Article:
Free agency is fast approaching as the Denver Broncos gear up for the start of the new league year. For the past few seasons, the Broncos have had an aggressive approach during this period, but that won’t be the case for them in 2024.

Paton’s approach has been underrated for building the Denver Broncos roster

Denver Broncos general manager George Paton has received a lot of flak from the fanbase regarding some of his moves in free agency. I think it’s important to put into perspective his strategy, and understand the vision behind his moves during this period of the offseason.

When you think about 2022 and 2023, the Broncos didn’t possess a first or second-round draft pick because of the capital they had to give up in order to acquire Russell Wilson from the Seattle Seahawks. Without that capital, it would have been difficult for Denver to do much damage in the roster-building department.

Hindsight is 20/20, but Paton didn’t have that luxury in real-time. He went out and signed players in free agency that filled the immediate holes that Denver had on their roster.

Randy Gregory presented the team with an opportunity to upgrade their pass-rush department, especially with Bradley Chubb facing a contract year and the team’s previous departure from Von Miller. D.J. Jones is still on the roster, and is one of Denver’s best run defenders.

Josey Jewell was re-signed in 2022 to an extension and has been one of Denver’s best defensive players at the second level. Alex Singleton emerged as one of the team’s best linebackers and received a contract extension because of his play. Slot corner K’Waun Williams was a great signing for the team, and when he was healthy, he was worth every penny before injuries derailed his 2023 season.

Offensive lineman Tom Compton was a signing that previous head coach Nathaniel Hackett pounded the table for.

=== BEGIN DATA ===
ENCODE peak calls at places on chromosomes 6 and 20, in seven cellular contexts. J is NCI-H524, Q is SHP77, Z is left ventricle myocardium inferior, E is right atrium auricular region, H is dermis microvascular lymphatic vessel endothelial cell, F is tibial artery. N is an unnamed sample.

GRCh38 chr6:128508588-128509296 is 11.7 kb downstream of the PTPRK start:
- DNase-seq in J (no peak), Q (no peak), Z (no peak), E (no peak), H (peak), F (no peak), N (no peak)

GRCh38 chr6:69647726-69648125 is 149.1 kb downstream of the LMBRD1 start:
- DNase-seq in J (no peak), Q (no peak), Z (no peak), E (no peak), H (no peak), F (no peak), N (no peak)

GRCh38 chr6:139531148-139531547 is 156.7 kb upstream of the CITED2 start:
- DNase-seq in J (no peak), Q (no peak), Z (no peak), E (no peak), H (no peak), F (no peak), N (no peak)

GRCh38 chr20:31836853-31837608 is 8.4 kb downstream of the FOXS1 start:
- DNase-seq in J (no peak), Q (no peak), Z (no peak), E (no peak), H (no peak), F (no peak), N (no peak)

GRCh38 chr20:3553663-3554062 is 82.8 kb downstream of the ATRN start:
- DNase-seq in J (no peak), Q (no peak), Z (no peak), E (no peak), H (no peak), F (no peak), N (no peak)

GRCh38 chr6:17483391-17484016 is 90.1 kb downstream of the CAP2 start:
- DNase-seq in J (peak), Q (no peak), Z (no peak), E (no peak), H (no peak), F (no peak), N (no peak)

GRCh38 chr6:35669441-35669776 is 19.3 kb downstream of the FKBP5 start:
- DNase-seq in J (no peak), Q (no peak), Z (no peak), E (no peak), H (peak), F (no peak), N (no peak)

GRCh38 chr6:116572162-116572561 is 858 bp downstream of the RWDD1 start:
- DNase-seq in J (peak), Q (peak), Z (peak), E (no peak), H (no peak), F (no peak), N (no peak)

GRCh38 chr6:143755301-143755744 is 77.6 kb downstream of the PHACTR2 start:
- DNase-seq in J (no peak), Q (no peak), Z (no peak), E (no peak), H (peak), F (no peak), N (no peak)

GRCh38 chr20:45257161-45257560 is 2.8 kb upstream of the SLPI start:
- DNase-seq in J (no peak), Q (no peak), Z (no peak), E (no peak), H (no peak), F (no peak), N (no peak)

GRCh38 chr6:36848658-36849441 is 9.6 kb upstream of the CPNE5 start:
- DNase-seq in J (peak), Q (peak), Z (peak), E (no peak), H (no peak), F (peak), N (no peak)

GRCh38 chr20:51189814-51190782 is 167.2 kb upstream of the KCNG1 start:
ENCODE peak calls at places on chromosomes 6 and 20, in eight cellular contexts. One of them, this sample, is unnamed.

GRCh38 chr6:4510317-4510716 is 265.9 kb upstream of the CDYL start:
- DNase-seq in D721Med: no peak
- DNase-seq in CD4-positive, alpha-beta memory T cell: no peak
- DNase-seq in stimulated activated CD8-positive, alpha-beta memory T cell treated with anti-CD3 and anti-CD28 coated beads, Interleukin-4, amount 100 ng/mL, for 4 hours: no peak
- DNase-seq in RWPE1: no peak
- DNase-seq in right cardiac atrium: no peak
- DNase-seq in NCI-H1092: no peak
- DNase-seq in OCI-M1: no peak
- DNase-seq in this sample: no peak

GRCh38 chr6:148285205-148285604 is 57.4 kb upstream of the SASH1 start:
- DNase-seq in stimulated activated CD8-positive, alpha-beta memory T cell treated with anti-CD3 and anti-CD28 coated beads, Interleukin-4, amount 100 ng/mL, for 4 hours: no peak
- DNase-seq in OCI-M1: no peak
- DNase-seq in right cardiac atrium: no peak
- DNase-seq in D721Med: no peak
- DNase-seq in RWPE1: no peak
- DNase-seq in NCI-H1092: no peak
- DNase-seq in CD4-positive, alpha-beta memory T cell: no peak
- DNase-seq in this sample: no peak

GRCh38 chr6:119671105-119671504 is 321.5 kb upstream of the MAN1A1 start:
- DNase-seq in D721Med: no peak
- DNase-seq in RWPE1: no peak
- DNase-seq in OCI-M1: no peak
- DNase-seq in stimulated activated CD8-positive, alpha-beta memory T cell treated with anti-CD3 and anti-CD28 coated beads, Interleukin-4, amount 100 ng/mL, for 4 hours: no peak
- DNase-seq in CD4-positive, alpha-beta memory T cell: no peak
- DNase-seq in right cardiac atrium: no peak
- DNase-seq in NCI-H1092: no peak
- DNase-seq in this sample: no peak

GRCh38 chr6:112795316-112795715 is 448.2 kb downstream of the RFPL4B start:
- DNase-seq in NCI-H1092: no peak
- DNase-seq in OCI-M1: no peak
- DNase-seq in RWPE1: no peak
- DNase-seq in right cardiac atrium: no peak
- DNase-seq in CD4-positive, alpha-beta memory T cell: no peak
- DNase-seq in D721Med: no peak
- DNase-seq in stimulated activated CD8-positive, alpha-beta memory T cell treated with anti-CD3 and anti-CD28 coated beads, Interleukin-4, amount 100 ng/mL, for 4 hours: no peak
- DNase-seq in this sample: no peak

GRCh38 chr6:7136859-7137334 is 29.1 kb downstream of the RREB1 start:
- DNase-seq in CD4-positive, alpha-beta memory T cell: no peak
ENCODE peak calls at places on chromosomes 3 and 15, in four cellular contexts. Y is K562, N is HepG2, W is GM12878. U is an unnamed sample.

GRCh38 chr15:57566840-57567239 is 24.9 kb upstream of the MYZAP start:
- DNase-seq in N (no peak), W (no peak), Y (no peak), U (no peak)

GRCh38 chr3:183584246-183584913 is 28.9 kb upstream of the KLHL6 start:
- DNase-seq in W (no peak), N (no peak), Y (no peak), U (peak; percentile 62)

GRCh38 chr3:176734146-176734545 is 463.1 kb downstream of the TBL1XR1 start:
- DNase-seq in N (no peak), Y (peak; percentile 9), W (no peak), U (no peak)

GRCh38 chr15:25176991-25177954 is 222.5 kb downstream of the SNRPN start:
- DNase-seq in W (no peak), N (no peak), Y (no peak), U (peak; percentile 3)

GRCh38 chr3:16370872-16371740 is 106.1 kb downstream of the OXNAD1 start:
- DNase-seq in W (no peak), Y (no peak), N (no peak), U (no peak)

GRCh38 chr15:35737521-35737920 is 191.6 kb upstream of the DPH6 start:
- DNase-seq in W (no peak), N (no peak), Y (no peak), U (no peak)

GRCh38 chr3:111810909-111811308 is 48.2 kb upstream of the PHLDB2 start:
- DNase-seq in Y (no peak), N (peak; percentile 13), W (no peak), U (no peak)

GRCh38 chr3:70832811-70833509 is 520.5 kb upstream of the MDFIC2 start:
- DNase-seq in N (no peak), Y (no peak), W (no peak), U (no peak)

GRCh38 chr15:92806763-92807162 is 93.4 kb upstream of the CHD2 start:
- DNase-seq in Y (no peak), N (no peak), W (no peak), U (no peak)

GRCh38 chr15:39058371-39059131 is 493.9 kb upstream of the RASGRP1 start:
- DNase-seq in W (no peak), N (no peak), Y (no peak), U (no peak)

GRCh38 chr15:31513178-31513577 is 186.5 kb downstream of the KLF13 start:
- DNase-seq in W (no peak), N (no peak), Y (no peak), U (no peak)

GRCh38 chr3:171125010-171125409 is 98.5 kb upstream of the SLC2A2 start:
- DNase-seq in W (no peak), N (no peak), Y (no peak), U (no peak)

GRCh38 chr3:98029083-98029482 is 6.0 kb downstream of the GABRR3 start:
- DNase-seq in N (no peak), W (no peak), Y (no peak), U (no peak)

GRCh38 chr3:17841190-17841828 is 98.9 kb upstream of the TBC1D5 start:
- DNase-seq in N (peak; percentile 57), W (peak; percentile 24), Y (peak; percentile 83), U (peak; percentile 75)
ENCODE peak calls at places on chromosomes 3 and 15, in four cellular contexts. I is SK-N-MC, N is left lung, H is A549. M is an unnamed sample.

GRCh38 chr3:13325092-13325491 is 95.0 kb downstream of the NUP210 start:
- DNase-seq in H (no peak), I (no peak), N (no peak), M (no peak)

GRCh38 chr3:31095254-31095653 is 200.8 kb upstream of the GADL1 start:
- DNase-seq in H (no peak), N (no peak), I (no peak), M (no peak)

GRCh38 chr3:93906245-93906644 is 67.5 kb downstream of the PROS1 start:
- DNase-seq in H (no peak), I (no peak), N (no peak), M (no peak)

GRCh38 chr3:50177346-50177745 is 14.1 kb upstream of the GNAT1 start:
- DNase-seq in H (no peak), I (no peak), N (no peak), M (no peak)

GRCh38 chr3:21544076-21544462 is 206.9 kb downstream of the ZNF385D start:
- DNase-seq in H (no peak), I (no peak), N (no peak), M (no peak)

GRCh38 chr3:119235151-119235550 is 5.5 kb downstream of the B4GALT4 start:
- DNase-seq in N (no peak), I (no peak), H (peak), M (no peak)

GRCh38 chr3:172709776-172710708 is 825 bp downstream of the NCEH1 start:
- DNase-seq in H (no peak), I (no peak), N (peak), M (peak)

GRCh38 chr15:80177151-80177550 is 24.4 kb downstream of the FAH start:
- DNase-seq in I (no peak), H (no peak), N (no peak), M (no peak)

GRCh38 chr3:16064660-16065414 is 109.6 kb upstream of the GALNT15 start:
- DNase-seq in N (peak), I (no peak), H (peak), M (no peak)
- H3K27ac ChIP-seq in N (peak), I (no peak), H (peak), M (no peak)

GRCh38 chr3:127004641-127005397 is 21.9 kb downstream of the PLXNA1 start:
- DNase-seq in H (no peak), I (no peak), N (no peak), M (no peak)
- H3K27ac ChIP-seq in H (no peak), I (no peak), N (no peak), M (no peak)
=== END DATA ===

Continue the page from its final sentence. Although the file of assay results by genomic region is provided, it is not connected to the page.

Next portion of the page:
In 2023, Paton and then-new head coach Sean Payton signed offensive tackle Mike McGlinchey, guard Ben Powers, running back Samaje Perine, cornerback Tremon Smith, quarterback Jarrett Stidham, defensive end Zach Allen, and tight end Chris Manhertz.

Most of these players had pivotal roles on offense, defense, or special teams, and the expectations for some of them will grow in 2024. I’d be far more concerned if there were a high volume of one-and-done signings or players who didn’t make the 53-man roster.

Paton says Broncos’ approach will be strategic

It’s easy to look at the Denver Broncos record in 2022 and 2023 collectively and be frustrated, but Denver’s roster has a solid core foundation of young players the team has high hopes for. From a financial standpoint, the Broncos are in a much better position with the NFL’s increase in the salary cap, and Paton acknowledged how that will help the team operate.

“It impacts us as it just provides more flexibility than we thought we had,” Paton said regarding the salary cap increase. “We felt like we were going to be able to do what we needed to do, and then we got the spike. Now maybe we can do more or plan more for the future. So it just provides us – and really all the teams – with more flexibility moving forward.”

Part of that plan could be addressing the team’s biggest defensive hole: the lack of an impactful interior pass-rusher and run stopper. D.J. Jones and Zach Allen are both expected to play defensive end this season, and it’s unlikely the team will bring back veteran Mike Purcell.

The Broncos weren’t consistent enough against the run, and a lot of that stemmed from the trenches inside.